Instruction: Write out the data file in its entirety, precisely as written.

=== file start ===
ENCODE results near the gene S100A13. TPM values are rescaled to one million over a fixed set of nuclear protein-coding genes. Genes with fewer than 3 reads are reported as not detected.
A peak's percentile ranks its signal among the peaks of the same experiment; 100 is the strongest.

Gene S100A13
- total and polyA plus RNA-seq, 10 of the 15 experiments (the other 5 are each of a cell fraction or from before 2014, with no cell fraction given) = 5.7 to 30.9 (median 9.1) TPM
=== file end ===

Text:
ENCODE results near the gene S100A13. TPM values are rescaled to one million over a fixed set of nuclear protein-coding genes. Genes with fewer than 3 reads are reported as not detected.
A peak's percentile ranks its signal among the peaks of the same experiment; 100 is the strongest.

Gene S100A13
- total and polyA plus RNA-seq, 10 of the 15 experiments (the other 5 are each of a cell fraction or from before 2014, with no cell fraction given) = 5.7 to 30.9 (median 9.1) TPM